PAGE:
I also like to follow the 80% rule of whole foods then leave 20% for treats. I actually think what we’re not eating is the bigger problem. Pre-packaged and processed foods that are nutritionally void have become the norm and we’re missing essential everyday nutrients and all that lovely fibre that we get from consuming food eaten in their most natural form.
I believe that we all need to be consuming less of everything. In developed countries, we’ve become complete consumer machines, whilst the rest of the world live in pretty extreme poverty. We’ve lost sight of how good we have it and we’re always in search of more. This is taking its toll on our mental health and the health of our planet.
The drive to consume is a reflection of deep lacking within. Yoga teaches us the practice of non-attachment. It invites us to recognise that an accumulation of external stuff will never lead to lasting happiness. Bringing mindfulness to everything we consume from food to tech is an important practice and helps us to understand that we actually don't need much to be happy - in fact, too much has the opposite effect leading to dissatisfaction and the desire for more.
An awareness of mind-body connection is so important for mental health. Even calling it mental health is misleading as our minds are so intrinsically linked to our bodies. Our bodies are always communicating with us, and in fact, when we perceive an external threat we feel it in our body as a physical sensation first, the mind will process after. So the regular practice of getting in touch with our body and connecting with the breath is super important when it comes to personal wellbeing.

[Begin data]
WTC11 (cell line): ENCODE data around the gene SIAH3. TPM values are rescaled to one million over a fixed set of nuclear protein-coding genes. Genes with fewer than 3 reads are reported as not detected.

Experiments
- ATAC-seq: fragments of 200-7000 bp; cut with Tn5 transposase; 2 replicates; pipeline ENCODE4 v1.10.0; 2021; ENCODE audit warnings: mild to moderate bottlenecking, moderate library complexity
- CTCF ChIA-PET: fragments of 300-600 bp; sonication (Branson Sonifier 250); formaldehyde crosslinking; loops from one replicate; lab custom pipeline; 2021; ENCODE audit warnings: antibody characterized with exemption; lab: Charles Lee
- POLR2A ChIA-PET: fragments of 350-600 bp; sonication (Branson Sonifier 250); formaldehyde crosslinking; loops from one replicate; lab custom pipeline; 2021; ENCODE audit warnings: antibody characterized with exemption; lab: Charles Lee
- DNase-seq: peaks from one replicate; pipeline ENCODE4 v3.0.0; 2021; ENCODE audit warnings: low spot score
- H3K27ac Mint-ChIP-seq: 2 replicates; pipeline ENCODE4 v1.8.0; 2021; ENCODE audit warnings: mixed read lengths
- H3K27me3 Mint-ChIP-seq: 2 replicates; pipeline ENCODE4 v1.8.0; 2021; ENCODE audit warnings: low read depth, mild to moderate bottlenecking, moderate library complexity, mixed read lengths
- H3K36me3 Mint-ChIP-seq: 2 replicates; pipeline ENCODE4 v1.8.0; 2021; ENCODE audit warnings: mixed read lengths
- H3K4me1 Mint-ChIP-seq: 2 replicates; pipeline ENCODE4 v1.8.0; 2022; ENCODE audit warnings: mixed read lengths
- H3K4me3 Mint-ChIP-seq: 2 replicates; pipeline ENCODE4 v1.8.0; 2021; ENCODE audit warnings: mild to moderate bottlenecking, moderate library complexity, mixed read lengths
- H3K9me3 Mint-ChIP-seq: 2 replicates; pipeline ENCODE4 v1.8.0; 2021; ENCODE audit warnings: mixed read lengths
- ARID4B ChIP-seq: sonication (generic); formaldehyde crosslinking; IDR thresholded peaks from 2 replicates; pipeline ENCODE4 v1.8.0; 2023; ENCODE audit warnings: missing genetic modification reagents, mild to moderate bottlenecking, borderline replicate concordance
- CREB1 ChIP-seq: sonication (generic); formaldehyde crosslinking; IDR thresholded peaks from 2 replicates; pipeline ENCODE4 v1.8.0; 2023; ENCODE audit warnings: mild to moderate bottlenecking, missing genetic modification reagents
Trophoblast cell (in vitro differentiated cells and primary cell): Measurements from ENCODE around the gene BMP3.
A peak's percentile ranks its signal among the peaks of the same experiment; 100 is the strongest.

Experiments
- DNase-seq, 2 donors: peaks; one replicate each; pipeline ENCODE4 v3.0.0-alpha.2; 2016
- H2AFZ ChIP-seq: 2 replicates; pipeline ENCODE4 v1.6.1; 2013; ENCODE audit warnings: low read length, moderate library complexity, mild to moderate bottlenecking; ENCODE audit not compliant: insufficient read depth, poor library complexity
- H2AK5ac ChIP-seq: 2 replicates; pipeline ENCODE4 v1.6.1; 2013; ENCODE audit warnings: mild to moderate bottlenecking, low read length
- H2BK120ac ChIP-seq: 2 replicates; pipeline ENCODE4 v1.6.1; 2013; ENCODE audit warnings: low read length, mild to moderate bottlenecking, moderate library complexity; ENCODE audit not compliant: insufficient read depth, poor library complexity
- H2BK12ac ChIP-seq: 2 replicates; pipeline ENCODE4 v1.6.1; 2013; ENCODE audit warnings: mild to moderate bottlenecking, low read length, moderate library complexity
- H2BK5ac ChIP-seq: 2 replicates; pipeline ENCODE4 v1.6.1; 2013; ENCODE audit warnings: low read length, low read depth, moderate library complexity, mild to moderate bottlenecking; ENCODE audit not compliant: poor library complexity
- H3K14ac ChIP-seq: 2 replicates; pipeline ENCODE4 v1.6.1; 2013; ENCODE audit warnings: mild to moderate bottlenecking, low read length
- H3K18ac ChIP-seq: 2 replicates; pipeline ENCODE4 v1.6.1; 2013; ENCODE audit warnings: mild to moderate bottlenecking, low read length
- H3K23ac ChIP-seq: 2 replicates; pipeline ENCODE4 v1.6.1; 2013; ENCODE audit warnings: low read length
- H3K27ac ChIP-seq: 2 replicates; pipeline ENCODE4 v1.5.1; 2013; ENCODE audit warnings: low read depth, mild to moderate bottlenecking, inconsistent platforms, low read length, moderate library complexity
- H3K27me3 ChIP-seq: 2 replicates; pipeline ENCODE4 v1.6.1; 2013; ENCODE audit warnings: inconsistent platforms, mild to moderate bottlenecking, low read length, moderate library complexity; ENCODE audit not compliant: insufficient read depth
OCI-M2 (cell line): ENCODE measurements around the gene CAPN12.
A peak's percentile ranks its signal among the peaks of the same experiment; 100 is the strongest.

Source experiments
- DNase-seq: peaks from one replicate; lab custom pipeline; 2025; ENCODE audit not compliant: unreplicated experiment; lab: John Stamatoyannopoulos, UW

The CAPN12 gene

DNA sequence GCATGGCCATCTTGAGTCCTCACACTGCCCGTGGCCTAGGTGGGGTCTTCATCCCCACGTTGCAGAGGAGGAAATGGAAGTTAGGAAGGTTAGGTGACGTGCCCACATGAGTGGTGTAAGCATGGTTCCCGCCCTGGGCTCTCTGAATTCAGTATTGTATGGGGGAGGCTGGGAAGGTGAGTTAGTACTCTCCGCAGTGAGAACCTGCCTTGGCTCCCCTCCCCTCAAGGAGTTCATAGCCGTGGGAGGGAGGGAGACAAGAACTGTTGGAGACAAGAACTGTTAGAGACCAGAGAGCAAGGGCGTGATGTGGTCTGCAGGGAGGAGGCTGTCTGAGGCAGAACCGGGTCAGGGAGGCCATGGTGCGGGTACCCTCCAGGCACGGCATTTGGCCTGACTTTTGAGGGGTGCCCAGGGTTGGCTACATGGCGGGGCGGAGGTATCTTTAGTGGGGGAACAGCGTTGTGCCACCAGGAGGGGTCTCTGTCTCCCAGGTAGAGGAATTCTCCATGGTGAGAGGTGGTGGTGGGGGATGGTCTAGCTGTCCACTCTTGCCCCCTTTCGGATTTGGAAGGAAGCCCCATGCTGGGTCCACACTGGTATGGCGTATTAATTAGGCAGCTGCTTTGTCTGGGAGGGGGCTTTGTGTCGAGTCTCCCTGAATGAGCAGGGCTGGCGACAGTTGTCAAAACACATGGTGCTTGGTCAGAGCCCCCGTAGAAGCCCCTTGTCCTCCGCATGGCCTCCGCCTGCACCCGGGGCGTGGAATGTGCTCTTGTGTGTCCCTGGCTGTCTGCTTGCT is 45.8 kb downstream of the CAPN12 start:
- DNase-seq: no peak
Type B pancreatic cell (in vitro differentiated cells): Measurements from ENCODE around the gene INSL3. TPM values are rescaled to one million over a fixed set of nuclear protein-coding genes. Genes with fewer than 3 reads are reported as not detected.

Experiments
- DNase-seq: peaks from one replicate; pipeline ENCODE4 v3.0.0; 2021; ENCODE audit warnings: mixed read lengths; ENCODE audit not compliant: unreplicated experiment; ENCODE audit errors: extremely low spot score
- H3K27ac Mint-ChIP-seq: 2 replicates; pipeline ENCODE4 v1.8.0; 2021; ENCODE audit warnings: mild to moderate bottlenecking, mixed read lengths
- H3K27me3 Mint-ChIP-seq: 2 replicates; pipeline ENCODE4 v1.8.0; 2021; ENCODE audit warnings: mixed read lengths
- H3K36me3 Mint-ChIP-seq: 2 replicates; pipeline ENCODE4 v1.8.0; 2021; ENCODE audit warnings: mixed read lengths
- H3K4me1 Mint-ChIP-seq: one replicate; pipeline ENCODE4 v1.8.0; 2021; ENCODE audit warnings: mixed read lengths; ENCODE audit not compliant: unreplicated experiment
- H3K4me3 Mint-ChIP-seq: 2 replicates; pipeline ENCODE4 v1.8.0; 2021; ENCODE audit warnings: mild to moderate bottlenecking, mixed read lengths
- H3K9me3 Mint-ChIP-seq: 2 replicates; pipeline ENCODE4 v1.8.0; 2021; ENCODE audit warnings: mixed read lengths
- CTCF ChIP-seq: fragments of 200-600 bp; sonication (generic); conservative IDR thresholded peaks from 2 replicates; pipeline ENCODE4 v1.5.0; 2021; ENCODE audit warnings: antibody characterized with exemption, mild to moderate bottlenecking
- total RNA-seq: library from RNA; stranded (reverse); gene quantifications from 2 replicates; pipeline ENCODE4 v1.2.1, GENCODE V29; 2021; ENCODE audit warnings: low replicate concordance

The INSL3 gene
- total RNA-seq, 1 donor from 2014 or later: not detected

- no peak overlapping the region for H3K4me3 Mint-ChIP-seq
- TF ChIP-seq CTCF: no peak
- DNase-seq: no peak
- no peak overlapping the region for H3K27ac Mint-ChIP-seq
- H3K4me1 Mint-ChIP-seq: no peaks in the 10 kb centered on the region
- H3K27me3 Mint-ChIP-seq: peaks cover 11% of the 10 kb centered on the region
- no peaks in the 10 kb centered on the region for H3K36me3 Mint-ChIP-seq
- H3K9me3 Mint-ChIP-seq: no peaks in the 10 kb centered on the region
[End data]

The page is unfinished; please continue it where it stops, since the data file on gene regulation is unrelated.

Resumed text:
I try to stay off of tech as long as possible, at least take a moment and drink my coffee before reaching for my phone in the morning. I always make sure I have a big glass of water before I drink my coffee. Then I will move my body, even if it’s just a simple few yoga stretches to get things moving.
In the evening, same with tech - super important for me to come off any screen at least 2 hours before bed, otherwise I really struggle to sleep. Most evenings I will make myself a herbal tea and take my CBD then read until my eyes feel heavy. (I’m also prone to working very late on my laptop when work is busy, but I do pay for it the next day - I’m still learning!)
Compassion is built into us as human beings. I believe that it’s our natural state to feel compassion towards other beings. What happens is that sometimes we get caught up in our own fear and misunderstanding, which can lead to feelings of separation and anxiety. I’m noticing a lot of this play out as the world navigates COVID. Compassion comes from recognising ourselves in others - the more we can reach out to help others the more we come together, and the more we can come together the more fear will dissipate. Coming together will be the way we get through.
I love this quote, when this really sunk in it created so much freedom in my thinking - “I stopped explaining myself when I realised that people only understand things from their level of perception." It helps me to practice compassion and take conversations way less personally. We all come to the table with our own unique life experiences and we all have the right to our own opinions. If we all spent more time focused on our own wellbeing and less time trying to convince the world that we’re right, then we’d have a much more enjoyable experience in the relatively short time we have left on this beautiful planet.